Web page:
If you have a photo from the trip or you particularly like rose or hortensias you can take a photo and create a palette based on it.
It is simple and free – upload it to Canva color palettes generator and get exact colors you can use.
For ex., I have 9 types of roses (yes, I am addicted to roses) and here is one ofmy favorite roses and the color palette I can use to make a pouring inspired by this flower.
Premade Free Color Palettes
- Canva Color Palettes
- Trending color palettes by Coolors
- Some color palette ideas from Colorpalettes.net
Downside of all online and digital color palette is that they give you a HEX code of the colors and not their paint names.
So it will be your turn then to figure our what paint will match that palette.
How to avoid a “muddy” acrylic pouring
To make sure you don’t get mud in your pours, do not layer opposite colors on color wheel together.
Layer white in between them or only layer colors that are close to each other on the color wheel.
To avoid muddiness you should also avoid using all transparent colors and layering them. Layered together transparent colors are likely to be perceived as darker, neutral or muddy color.
Muddy colors also happen when your transparent colors were too thin and while the pour was drying they just took over the surface covering and mixing perceived colors.
So to avoid a muddy pour:
- keep the consistency the same for each color
- layer contrasting colors with white in between
- don’t layer 2-3 transparent colors one on top of each other
Some extra tips
- Test each pour paint color on paper and see how well they go together
- look for inspiration not only in other pourings but in nature and photos
- if you feel stuck use one of the online sources with ready-made color palettes – no need to buy any pdfs, all the possible color palette are available for free online or in nature.
- Master color theory to decide on the colors on the go and be more flexible if something in the pour doesn’t work
- It is easier to spread the base paint with a hair dryer.
- Choose pre-mixed sets of acrylic pouring paint, they have proven color combos made for pouring
- Use white as “border” between colors and to add some light and air in your acrylic pour painting.
- Have reliable pouring mediums to make sure your pours will not “run away” or be too thin.
How many colors should you use for Pour painting?
I recommend focusing on 3-5 colors maximum for a good pouring color combinations.
It doesn’t include your base color if you are working with dutch pours.
In what order do you pour paint?
How do you layer transparent and opaque colors in pouring matters. You can layer primary colors, but you cannot layer complementary colors.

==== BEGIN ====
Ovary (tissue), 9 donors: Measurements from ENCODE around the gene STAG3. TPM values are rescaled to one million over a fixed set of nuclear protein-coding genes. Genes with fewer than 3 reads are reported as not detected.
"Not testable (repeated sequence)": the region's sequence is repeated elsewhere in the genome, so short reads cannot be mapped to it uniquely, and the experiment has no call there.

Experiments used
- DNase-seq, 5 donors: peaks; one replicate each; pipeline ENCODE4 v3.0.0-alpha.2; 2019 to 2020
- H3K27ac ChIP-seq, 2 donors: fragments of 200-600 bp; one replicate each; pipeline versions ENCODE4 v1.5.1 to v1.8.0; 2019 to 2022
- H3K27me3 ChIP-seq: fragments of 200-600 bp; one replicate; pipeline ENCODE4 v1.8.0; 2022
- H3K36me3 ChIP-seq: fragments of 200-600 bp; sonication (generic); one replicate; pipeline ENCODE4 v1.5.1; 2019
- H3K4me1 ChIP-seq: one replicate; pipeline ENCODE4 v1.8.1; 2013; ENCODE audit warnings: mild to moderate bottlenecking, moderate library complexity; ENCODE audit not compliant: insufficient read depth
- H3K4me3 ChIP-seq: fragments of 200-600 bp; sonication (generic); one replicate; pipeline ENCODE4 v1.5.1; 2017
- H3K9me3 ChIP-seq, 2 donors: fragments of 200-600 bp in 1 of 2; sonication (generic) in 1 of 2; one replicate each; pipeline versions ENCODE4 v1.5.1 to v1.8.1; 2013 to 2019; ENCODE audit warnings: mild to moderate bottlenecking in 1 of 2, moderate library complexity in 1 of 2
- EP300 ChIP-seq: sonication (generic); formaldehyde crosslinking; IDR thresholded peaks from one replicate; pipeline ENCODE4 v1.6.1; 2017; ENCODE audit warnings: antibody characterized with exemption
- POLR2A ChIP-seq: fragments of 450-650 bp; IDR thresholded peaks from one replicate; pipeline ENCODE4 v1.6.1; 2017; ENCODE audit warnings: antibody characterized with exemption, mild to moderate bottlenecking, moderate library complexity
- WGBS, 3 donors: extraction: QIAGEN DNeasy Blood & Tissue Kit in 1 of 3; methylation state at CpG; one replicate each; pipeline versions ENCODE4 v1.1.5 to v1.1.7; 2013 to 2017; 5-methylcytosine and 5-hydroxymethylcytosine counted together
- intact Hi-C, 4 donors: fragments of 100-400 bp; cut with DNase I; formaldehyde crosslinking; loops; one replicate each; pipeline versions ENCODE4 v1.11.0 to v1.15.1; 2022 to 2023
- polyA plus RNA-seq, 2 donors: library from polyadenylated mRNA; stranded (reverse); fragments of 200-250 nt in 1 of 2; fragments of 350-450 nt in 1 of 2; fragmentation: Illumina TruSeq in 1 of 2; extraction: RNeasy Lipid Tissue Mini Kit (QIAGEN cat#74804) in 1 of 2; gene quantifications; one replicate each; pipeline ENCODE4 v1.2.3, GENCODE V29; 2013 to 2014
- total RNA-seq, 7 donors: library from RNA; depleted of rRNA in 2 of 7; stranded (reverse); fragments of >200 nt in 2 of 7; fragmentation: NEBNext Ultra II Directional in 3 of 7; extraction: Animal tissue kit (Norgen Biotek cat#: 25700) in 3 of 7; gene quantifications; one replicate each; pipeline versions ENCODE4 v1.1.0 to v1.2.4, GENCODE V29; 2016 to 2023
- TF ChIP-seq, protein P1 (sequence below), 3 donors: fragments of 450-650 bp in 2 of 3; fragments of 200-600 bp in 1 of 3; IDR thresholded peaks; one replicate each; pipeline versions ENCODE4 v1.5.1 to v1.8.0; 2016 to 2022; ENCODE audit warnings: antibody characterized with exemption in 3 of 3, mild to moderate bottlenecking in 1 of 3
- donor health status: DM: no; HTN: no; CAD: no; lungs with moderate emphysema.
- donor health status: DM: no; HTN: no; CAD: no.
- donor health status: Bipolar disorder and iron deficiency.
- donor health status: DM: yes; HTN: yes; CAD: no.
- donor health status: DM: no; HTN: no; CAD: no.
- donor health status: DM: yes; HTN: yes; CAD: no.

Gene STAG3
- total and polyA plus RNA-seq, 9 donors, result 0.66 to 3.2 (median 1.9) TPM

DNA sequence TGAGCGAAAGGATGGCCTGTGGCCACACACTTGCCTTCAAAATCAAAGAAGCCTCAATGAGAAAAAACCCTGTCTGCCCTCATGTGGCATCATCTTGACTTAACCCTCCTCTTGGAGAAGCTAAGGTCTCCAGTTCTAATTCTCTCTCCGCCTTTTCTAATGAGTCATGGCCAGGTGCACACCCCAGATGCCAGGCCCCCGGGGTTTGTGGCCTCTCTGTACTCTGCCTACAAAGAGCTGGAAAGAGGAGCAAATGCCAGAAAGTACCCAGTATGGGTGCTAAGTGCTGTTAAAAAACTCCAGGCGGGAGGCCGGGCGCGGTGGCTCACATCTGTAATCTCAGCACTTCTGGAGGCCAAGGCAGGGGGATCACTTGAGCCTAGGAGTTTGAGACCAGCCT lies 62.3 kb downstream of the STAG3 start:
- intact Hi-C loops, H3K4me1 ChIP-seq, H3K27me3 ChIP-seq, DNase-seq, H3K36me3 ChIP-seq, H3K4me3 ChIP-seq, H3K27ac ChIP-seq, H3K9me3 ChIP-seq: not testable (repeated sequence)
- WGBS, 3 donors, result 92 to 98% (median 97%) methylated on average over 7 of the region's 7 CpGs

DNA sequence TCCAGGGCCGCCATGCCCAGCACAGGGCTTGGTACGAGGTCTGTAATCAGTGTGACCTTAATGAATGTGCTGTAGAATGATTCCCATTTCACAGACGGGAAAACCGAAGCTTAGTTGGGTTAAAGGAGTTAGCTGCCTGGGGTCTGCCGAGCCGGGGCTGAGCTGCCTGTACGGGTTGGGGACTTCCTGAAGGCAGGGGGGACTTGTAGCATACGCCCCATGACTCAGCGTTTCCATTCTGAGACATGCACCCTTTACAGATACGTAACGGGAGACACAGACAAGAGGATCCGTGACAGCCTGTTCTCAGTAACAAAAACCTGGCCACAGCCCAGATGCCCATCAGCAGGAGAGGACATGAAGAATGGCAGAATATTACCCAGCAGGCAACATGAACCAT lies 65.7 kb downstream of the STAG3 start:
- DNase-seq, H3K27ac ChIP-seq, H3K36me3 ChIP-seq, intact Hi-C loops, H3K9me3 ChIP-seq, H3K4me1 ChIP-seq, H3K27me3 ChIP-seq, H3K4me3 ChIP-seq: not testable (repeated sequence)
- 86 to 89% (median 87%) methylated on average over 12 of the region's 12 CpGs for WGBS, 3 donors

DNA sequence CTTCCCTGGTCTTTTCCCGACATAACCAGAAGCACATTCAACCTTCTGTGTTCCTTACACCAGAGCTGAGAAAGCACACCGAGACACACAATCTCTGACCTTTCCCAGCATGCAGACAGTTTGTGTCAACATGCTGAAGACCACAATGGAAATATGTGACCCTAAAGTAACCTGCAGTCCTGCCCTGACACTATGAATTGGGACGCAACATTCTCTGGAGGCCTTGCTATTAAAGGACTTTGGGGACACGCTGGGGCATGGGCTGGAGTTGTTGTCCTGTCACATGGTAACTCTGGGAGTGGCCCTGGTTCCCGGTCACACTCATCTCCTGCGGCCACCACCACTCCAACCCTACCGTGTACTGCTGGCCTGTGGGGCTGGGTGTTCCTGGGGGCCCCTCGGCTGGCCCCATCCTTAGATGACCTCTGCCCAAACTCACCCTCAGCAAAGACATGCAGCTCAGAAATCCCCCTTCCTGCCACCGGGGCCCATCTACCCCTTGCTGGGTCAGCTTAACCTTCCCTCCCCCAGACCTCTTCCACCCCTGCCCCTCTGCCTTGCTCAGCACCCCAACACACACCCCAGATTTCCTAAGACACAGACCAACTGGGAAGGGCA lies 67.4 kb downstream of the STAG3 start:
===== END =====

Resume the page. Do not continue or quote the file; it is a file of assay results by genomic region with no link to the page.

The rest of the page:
You need to alternate opaque and transparent colors when you do pouring and if you want to add 2 colors that are opposite from each other on the colors wheel – add white in between.
If you do a bloom pouring, the first step is to pour the pillow base.
How many colors should you use in an acrylic pour?
Try to choose 4 or 5 colors for your acrylic pour maximum so it is still interesting but not overwhelming or chaotic.
Why is my acrylic pour muddy?
Acrylic pours are muddy when you layerd transparent or complementary colors directly one on top of another and then poured them on the canvas.
They layered and created dullness and muddy colors.
In conclusion, beautiful paint pouring color combinations can be achieved by using mixing new colors and combining techniques.
By using complementary colors, analogous, monochromatic colors, or triadic colors, you can create a cohesive and visually pleasing color scheme.
Experimenting with different pouring techniques, such as the bloom or kiss cup, can also create unique and interesting patterns and textures.
The possibilities for paint pouring color combinations are endless (and I’m not exaggerating), and with a little creativity and experimentation, you can create a stunning work of art that is uniquely yours.
Masha Eretnova, born in 1991, is a Buenos Aires-based certified teacher, artist, and member of the Professional Artist Association with 20+ years of personal painting journey.
She started painting and drawing very early and is now an international abstract artist and educator passionate about acrylic painting, gouache, and crafts.
Her works are part of international exhibitions and contests, including ArtlyMix (Brazil), Al-Tiba 9 (Spain), Exhibizone (Canada), and many more.
Besides her artistic pursuits, Masha is also skilled in SEO blogging and digital marketing, running several niche websites. She also holds a post-grad diploma in Teaching Film Photography and 2 music school diplomas: piano and opera singing.